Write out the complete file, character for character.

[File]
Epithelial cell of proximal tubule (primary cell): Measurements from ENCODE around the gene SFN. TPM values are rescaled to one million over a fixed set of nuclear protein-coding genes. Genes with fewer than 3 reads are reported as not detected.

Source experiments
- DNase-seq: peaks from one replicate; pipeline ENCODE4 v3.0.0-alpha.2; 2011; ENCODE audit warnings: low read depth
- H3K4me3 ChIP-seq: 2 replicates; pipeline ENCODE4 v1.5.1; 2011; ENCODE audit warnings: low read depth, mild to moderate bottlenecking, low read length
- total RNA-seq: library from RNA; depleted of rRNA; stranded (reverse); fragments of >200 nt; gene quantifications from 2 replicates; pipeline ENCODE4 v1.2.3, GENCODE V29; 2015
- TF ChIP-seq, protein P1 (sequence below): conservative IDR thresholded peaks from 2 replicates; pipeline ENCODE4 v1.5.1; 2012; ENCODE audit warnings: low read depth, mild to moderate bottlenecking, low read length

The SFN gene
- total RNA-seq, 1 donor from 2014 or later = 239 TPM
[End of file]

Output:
Epithelial cell of proximal tubule (primary cell): Measurements from ENCODE around the gene SFN. TPM values are rescaled to one million over a fixed set of nuclear protein-coding genes. Genes with fewer than 3 reads are reported as not detected.

Source experiments
- DNase-seq: peaks from one replicate; pipeline ENCODE4 v3.0.0-alpha.2; 2011; ENCODE audit warnings: low read depth
- H3K4me3 ChIP-seq: 2 replicates; pipeline ENCODE4 v1.5.1; 2011; ENCODE audit warnings: low read depth, mild to moderate bottlenecking, low read length
- total RNA-seq: library from RNA; depleted of rRNA; stranded (reverse); fragments of >200 nt; gene quantifications from 2 replicates; pipeline ENCODE4 v1.2.3, GENCODE V29; 2015
- TF ChIP-seq, protein P1 (sequence below): conservative IDR thresholded peaks from 2 replicates; pipeline ENCODE4 v1.5.1; 2012; ENCODE audit warnings: low read depth, mild to moderate bottlenecking, low read length

The SFN gene
- total RNA-seq, 1 donor from 2014 or later = 239 TPM